Review: Love with a Chance of Drowning by Torre DeRoche

Love with a Chance of Drowning by Torre DeRocheLove can make a person do crazy things. .

Torre DeRoche is a city girl with a morbid fear of deep water. She is not someone you would ordinarily find adrift in the middle of the stormy Pacific Ocean aboard a leaky sailboat – total crew of two – struggling to keep an old boat, a new relationship and her floundering sanity afloat.

But when she meets Ivan, a handsome Argentinean with a humble sailboat and a dream to set off exploring the world, Torre has a hard decision to face: watch the man she loves sail away forever, or head off on the epic watery journey with him. Suddenly the choice seems simple. She gives up her sophisticated city life, faces her fear of water (and tendency towards seasickness) and joins Ivan on a year-long voyage across the Pacific.

Set against the backdrop of the world’s most beautiful and remote destinations, Love with a Chance of Drowning is a sometimes hilarious, often moving and always breathtakingly brave memoir that proves there are some risks in life worth taking. An engaging story teller, Torre is also author of The Fearful Adventurer, a blogsite where she posts honest accounts of her deep fears and daring adventures hoping to inspire others to follow their dreams. Film rights for Love with a Chance of Drowning have been optioned and the script adaptation is currently underway.

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Review

I’m not a person who knows anything about boats except for the basics I learnt during my childhood when my family used to spend a lot of time on a houseboat. My dad loved boats and fishing and going new places, but I was always the chicken of the family and my memories of my earliest sea voyages are tangled up with fear and flashes of the flooding, shipwrecking, capsizing, drowning, sea-born-toothy-monster-filled nightmares I used to have.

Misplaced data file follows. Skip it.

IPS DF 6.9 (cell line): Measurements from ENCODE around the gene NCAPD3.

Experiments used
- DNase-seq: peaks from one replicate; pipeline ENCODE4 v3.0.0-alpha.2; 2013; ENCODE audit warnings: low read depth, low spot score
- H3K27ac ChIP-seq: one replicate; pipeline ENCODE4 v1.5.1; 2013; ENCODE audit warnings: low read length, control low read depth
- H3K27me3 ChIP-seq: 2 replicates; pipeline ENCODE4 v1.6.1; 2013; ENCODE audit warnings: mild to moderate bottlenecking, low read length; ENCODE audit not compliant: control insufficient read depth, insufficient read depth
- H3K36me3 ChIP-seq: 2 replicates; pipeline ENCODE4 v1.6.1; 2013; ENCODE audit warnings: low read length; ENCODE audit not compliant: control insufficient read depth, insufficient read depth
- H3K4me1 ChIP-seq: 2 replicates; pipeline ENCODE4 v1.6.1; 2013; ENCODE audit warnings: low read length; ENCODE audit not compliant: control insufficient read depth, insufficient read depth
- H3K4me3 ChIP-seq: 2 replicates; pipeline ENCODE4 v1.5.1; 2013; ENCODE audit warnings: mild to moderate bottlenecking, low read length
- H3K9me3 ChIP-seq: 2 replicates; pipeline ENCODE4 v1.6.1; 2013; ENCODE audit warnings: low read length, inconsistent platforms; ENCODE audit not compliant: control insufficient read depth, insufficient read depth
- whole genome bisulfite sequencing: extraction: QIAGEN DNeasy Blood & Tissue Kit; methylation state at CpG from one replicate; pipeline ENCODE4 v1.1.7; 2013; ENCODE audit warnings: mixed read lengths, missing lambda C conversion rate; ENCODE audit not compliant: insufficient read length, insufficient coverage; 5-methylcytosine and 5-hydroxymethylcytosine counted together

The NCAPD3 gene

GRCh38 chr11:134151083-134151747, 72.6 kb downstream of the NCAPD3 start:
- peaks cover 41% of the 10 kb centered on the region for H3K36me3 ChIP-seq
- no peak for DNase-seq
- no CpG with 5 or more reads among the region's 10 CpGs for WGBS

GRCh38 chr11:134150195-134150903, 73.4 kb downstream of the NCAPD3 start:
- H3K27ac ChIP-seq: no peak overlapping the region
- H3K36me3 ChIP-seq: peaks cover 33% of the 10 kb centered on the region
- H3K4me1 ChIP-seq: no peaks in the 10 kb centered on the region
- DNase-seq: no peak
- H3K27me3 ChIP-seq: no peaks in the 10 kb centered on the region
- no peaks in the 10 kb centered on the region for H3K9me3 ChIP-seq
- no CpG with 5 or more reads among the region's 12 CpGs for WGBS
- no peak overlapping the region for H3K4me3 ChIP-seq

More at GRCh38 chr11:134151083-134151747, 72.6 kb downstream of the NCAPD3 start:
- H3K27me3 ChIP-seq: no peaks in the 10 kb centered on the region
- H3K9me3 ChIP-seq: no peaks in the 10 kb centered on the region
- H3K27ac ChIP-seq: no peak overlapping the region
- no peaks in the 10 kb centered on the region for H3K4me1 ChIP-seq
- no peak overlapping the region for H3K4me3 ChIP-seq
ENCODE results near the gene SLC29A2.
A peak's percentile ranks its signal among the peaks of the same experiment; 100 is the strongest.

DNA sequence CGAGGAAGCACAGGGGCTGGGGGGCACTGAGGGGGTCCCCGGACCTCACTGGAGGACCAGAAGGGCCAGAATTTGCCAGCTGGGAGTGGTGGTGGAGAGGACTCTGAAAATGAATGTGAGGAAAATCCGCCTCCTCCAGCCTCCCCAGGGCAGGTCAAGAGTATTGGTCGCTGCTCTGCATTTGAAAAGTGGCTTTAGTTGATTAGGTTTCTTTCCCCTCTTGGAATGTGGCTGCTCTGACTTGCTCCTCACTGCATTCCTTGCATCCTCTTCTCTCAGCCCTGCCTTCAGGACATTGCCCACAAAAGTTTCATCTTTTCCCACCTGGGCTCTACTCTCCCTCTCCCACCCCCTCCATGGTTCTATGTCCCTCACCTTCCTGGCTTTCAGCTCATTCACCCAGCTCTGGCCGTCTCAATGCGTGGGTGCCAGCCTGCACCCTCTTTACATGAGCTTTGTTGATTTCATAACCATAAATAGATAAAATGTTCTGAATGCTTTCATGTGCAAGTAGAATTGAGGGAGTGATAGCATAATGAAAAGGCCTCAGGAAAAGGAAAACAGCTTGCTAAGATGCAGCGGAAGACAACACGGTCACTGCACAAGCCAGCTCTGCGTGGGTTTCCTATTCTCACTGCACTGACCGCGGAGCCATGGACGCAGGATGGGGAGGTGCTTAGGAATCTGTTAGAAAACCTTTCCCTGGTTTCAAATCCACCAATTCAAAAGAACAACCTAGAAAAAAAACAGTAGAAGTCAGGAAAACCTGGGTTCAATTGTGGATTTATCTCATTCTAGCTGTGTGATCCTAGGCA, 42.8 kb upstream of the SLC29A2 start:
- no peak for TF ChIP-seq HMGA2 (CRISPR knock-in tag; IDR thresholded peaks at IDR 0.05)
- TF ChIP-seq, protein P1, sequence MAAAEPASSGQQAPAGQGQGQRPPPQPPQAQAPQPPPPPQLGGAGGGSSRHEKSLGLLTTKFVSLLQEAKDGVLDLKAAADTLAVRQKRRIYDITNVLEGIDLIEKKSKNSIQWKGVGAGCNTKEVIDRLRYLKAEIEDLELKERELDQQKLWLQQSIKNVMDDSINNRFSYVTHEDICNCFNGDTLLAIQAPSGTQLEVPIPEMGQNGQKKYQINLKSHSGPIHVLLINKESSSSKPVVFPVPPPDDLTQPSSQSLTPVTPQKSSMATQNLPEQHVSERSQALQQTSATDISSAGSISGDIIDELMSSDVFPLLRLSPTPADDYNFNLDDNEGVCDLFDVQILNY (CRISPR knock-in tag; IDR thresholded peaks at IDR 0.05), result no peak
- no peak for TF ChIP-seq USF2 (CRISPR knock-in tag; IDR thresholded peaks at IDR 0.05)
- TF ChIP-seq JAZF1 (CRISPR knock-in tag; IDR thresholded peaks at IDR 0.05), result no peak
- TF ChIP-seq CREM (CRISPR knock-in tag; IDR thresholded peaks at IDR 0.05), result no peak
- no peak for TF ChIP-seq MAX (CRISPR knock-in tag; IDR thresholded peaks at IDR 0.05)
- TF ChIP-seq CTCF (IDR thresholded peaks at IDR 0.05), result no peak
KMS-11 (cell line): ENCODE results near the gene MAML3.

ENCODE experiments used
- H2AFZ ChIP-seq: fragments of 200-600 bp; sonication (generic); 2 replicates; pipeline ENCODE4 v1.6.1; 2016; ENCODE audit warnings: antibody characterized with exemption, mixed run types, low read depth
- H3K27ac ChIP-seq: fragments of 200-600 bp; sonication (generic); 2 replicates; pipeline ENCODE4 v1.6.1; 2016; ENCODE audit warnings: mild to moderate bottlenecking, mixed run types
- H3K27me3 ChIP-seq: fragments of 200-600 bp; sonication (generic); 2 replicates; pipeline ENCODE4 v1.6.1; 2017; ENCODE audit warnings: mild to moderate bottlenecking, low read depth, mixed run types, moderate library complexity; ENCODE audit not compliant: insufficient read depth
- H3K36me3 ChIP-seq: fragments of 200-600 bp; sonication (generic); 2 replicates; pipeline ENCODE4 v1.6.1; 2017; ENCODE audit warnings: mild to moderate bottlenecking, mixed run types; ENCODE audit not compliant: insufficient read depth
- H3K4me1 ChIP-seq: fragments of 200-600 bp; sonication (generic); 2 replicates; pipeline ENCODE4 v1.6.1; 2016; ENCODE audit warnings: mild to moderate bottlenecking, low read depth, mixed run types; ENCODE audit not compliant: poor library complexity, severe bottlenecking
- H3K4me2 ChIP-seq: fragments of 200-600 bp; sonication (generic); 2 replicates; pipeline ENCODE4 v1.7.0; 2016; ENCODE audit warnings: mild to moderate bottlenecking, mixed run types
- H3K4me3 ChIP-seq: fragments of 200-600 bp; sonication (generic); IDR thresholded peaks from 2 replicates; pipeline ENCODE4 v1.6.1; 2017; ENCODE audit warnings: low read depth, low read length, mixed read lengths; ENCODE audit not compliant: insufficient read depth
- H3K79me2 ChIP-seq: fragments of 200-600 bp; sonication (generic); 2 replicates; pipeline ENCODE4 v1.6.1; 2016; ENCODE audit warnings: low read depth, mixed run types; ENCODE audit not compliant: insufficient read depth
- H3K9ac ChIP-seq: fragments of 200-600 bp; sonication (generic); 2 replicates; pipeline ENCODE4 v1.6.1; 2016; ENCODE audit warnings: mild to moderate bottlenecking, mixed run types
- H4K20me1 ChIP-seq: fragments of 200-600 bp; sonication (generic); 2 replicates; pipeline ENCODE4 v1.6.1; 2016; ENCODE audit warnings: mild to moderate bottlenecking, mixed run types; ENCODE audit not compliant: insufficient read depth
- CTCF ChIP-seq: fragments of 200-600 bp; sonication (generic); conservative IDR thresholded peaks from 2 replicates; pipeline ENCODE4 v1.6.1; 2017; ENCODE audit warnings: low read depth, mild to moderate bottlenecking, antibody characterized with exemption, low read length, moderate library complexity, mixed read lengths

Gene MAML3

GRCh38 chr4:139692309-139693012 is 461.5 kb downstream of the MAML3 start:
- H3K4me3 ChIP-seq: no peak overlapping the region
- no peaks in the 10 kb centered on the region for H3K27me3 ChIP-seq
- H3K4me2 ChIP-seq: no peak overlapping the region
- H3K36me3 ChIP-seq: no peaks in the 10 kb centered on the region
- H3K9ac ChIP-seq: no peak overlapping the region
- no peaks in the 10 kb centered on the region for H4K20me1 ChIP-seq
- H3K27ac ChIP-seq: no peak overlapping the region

I’m sure that doesn’t sound like something to inspire one to read a story based at sea, but it was actually what made me give Love with a Chance of Drowning a try. Normally I’d be a little wary of something lovey-dovey combined with ocean-faring, but a memoir with a woman who has high anxiety, a worrying nature, and a fear of water, intrigued me. I don’t have a fear of water, it’s more a fear of being stranded in the middle of the ocean where I can’t escape from, and I have high anxiety as well as a worrying nature. I wanted to find out how Torre DeRoche ended up agreeing to something out of her comfort zone and to find out if she conquered her fears.

I’m really glad I read Love with a Chance of Drowning. Torre has a very easy-going way of sharing her story and infuses her experiences with a touch of humour, warmth, and curiosity even amidst the times of high anxiety. It felt akin to having a conversation, albeit one-sided, with someone who was relaying his or her experiences.

Needless to say, I felt it very easy to relate in a lot of ways, not just with the anxiety and worry, but also with the dynamic between Ivan and Torre when it comes to her worrying and him remaining positive. These interactions made me laugh and smile because that sounds like my partner and myself! I found myself smiling quite often and attempting to keep my reactions, including chuckles, subdued as I read the majority of this book in public. I’m pretty sure I got a few odd stares, but when you’re enjoying a book enough to have physical reactions, who cares? Am I right?

I do have to mention that the places they visited sound beautiful and awoke the explorer in me, the sense of adventure was easy to be swept away with, but at the same time I’m still not interested in going out to sea on a boat after reading Love with a Chance of Drowning. The memoir is a light-hearted, enjoyable read that left me feeling quite happy after the last page, but I’m satisfied with land-based experiences. I’ll leave the seafaring to the adventurous ones and hope their stories are as lovely to read as this one.

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